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Gold Prices Fail to Hold $1500 as Trump Toasts Stock Market's New Record High Ahead of Fed Rate Cut

GOLD PRICES dropped Monday lunchtime as President Trump said the China-US trade war is set to pause with a partial deal, the European Union agreed to the UK's request for a Brexit extension, and financial markets looked ahead to Wednesday's key interest-rate decision from the Federal Reserve, writes Atsuko Whitehouse at BullionVault.
Spot gold prices fell 0.8% to trade $7 below the $1500 mark broken for the first time in 2 weeks last Friday.
Silver also fell as gold prices erased last week's gains, losing 50 cents from Friday's 5-week high but holding firmer at $17.84 per ounce.
"We are looking probably to be ahead of schedule to sign a very big portion of the China deal, we'll call it Phase One but it's a very big portion," Trump told reporters, without giving a date.
Crude oil prices also fell – despite US Treasury Secretary Steven Mnuchin saying that Washington will ramp up its sanctions against Iran – after fugitive Islamic State leader Abu Bakr al-Baghdadi died "whimpering and crying" in a raid by US special forces in northwest Syria, fulfilling what Trump called his top national security goal.
Major government bond prices retreated, edging longer-term interest rates higher.
Asian and European share prices rose, and the S&P500 index showed US stock market extending last week's new record-high close.
Chart of S&P500 index vs. gold priced in Dollars. Source: St.Louis Fed
"Any development on the trade war front will just have an interim effect on gold," reckons John Sharma, economist at National Australia Bank.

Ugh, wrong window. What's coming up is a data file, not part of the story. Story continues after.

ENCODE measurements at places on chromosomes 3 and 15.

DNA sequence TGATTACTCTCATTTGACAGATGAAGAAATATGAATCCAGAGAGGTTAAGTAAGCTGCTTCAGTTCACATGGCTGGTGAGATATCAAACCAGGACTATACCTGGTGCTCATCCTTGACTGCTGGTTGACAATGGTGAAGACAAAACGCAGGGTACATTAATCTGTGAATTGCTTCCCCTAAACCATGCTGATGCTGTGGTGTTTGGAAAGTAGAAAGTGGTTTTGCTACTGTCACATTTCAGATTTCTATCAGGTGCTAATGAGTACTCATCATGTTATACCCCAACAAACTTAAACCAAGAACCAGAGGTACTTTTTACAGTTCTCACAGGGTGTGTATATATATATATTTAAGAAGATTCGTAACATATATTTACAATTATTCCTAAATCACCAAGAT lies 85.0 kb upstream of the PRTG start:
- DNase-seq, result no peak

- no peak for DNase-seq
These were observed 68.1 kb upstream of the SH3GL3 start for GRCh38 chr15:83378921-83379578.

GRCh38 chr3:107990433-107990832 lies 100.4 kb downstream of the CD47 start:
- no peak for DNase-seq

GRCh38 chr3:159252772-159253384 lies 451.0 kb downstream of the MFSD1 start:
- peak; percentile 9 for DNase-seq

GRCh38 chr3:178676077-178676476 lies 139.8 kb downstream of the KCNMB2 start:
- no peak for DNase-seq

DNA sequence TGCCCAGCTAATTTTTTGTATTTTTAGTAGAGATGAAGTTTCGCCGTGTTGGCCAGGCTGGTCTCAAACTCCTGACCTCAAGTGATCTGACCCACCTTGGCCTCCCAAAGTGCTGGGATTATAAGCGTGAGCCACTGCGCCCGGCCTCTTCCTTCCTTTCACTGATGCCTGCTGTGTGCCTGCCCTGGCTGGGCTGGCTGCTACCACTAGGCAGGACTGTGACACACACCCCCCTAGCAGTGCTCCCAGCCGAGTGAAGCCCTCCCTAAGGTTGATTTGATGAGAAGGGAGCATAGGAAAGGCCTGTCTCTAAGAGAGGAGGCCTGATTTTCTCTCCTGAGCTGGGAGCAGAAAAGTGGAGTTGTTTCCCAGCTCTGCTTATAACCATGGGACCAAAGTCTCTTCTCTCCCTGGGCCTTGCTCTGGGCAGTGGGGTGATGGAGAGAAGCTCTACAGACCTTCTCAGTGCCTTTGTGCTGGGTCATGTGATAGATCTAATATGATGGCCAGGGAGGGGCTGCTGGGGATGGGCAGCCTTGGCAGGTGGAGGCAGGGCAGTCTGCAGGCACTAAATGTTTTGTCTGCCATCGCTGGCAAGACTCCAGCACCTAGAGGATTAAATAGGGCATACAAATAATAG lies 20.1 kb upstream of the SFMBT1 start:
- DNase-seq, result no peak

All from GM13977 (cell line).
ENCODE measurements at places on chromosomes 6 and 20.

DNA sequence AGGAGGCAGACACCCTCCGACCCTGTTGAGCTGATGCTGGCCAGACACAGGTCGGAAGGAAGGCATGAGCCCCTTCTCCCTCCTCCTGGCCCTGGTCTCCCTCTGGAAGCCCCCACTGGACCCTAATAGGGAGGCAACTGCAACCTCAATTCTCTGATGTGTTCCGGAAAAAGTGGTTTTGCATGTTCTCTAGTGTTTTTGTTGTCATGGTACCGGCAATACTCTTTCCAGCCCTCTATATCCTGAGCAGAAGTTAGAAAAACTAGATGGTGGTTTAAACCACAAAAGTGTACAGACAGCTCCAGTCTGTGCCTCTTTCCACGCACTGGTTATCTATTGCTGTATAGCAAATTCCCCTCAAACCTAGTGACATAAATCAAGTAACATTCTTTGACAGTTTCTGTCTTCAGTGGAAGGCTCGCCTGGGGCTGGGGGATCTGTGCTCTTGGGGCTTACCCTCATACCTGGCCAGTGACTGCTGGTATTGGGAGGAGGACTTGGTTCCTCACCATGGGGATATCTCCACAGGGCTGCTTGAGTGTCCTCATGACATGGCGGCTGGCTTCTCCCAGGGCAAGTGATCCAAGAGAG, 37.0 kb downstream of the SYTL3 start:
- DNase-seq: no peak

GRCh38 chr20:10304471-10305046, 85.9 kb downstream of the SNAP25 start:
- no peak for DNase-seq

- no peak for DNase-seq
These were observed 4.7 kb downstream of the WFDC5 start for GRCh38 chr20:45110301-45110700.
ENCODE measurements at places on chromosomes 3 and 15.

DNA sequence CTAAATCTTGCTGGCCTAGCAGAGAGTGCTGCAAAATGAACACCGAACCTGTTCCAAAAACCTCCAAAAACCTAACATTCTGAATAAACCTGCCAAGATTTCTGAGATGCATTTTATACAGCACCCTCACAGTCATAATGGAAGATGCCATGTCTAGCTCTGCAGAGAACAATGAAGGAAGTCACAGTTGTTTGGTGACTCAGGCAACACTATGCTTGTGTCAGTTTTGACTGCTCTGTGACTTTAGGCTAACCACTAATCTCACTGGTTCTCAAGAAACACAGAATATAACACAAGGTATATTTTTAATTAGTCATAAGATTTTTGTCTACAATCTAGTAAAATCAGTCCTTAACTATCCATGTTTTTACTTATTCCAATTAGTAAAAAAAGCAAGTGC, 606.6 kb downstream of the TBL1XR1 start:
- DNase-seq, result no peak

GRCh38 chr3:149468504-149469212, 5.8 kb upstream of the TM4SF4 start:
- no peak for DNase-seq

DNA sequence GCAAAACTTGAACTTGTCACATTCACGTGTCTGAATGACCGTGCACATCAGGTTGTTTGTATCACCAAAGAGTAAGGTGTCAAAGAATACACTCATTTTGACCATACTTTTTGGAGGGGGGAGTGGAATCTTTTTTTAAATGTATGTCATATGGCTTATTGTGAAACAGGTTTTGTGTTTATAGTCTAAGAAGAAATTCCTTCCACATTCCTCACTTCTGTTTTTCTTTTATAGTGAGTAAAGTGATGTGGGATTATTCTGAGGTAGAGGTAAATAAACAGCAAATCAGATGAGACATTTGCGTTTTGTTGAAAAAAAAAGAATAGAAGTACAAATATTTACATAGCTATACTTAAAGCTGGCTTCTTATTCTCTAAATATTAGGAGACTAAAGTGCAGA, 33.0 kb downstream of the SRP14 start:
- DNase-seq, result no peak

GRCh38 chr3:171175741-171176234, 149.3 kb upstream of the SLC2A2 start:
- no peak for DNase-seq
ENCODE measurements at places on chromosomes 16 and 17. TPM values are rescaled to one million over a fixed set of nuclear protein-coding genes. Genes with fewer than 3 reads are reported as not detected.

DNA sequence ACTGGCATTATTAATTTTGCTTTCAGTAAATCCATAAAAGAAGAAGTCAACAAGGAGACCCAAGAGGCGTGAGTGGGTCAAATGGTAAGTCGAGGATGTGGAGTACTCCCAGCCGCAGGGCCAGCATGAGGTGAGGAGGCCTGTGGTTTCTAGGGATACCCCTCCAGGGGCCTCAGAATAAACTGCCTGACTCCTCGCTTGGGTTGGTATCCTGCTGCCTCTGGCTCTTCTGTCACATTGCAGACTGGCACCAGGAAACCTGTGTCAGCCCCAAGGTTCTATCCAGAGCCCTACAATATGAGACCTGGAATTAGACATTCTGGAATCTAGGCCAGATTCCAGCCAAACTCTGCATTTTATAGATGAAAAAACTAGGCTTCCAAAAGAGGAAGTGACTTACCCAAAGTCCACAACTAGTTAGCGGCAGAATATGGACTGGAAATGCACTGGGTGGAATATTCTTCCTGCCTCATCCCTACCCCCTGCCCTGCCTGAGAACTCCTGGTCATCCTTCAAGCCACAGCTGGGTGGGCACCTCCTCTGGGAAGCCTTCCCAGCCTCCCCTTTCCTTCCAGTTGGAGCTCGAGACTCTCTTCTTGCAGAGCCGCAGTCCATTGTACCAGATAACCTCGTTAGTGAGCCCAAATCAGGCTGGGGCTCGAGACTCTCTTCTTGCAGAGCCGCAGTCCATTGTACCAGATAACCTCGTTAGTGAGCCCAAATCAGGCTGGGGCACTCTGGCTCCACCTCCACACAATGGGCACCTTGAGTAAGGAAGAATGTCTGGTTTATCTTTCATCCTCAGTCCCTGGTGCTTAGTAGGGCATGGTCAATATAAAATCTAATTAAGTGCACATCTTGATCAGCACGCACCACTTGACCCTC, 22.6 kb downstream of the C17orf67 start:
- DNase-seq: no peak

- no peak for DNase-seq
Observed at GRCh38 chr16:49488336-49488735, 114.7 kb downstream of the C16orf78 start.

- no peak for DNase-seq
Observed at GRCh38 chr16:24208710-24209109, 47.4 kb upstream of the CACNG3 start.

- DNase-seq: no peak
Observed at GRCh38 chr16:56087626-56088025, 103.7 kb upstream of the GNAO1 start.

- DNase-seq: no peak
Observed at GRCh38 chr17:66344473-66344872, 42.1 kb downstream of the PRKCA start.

"[But] the situation is far more complicated to be solved in a hurry."
Betting on the US Fed's 30 October interest-rate decision meantime put the chances of a cut on Monday as high as 94.1%, according to the CME's FedWatch tool.
"Keeping the forward guidance is the path of least resistance, the FT quotes Michelle Meyer, an economist at Bank of America Merrill Lynch, pointing at key language in the Fed's accompanying statement about "act[ing] as appropriate to sustain the expansion".
"The data now is softening so I think they have to give some nod in that direction."
Investors will also watch the Bank of Japan's policy decision on Thursday, expected to be a close call on whether to unleash more stimulus or hold fire for now.
Gold prices for UK investors Monday dipped to £1165 per ounce as Sterling strengthened versus major currencies after EU leaders agreed to give London until 31 January 2020 to find reach and approve a Brexit deal.
Rumours said French President Macron was opposed, wanting the UK to leave sooner – something it can still do if Parliament approves the internal UK border in the Irish Sea proposed by Johnson and the EU earlier this month.
The House of Commons will instead vote Monday evening on Johnson's call for an election in mid-December, with the opposition Labour Party – trailing in the polls – set to oppose it.
Gold prices for European investors sank to €1349 as Mario Draghi gave a final speech as European Central Bank chief handing over to successor Christine Lagarde, former International Monetary Fund head, at an event at the ECB's headquarters in Frankfurt, Germany.
The premium for gold delivered in China versus London prices rose to $8.87 today from the previous week when it was moving between $6 and $7.65, well below the historical average of $9 per ounce.
Hong Kong has fallen into recession and is unlikely to achieve any growth this year, the city's Financial Secretary said on Monday as it hit by five months of anti-government protests that erupted in flames again this weekend.

Atsuko Whitehouse is the Head of the Japanese Market at BullionVault and the Editor of Japanese GoldNews.

See all articles by Atsuko Whitehouse here.

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